Saturday, April 30, 2016

Book talk: Do you deserve that happily ever after ending?

[Disclaimer: This originally appeared as a Women24 book club newsletter. If you'd like to read more of these columns, and stand a chance of winning our book club's top 10 books, you can sign up here.]

A few years ago, Charlaine Harris, author of the Southern Vampire Mysteries fame (True Blood for those who’ve been following the television of adaptation of the Sookie Stackhouse books) received death threats following the ending of the popular book series.

Readers were unhappy with the way the book ended. Many felt the plot was lacking, the characters’ actions nonsensical and that the ending came out of left-field.

I won’t go into detail about why the ending in particular was so upsetting (if you’re really curious and don’t mind spoilers, you can mail me
and I’ll tell you), but what I can tell you is that I do, to a certain extent, understand why people got so upset.

Not enough to warrant all that hatred, but I get it.

When you spend time invested in a book, particularly a book series, you develop a relationship with it.

You formulate speculations about where the character and story arc is going and you develop strong ideas about which character should end up with who (depending on whether or not the story has a romantic element attached to it) and you feel like the author sets the plot in a way that will at least give you an idea of how the book will end.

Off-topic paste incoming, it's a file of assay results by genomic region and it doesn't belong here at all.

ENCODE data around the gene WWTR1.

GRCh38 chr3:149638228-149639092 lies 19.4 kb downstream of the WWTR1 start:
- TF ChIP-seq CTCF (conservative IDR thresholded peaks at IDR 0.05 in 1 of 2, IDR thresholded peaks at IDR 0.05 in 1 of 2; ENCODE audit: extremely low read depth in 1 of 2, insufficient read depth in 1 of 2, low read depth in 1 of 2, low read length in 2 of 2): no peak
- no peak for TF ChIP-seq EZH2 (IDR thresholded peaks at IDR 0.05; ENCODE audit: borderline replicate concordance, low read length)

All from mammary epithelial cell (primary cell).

When you end up with something that contradicts almost everything in the previous instalments in the book, well, obviously readers are going to have a lot to say.

I have been on the receiving end of book endings not concluding the way I was hoping they would. In the beginning, this would bother me immensely. I wasn’t used to my thoughts not lining up with that of the authors and freely admit to that having a huge impact on my overall enjoyment of the novel.

I mean what’s the point if there’s no happy ending for at least one of the characters, right?

These days, as my reading evolves, in terms of genre, narrative preference and format, I find that I’m a lot more open-minded when authors subvert tropes and sacrifice popular opinion for the sake of an ending that’s thought-provoking and one that fits with the story that they wanted told, not the one that we always expect.

I’ve become a huge fan of open-ended conclusions. The endings that aren’t endings at all, but rather give you a hint of more beginnings. For me, those kind of finales allow the readers to think beyond the now and to make up our own new possibilities for the characters in the stories.


Unresolved endings have also become quite popular with me.

In fact, my latest read, After the Woods, left me with no clear resolution and mixed feelings about the protagonists. Yet, I found myself strangely okay with this.

And the reason is simply this: sometimes it’s those books with their unclear endings that have you thinking about them the most. 

After the Woods?

It’s a perfect example of a book that still has me wondering what I’d do differently if I were in the shoes of the characters featured in the book.

What’s your take on this?

Do you prefer happily-ever-after endings or are you more open to conclusions that don’t quite fit the mould and what are some of your best and worst novel endings?

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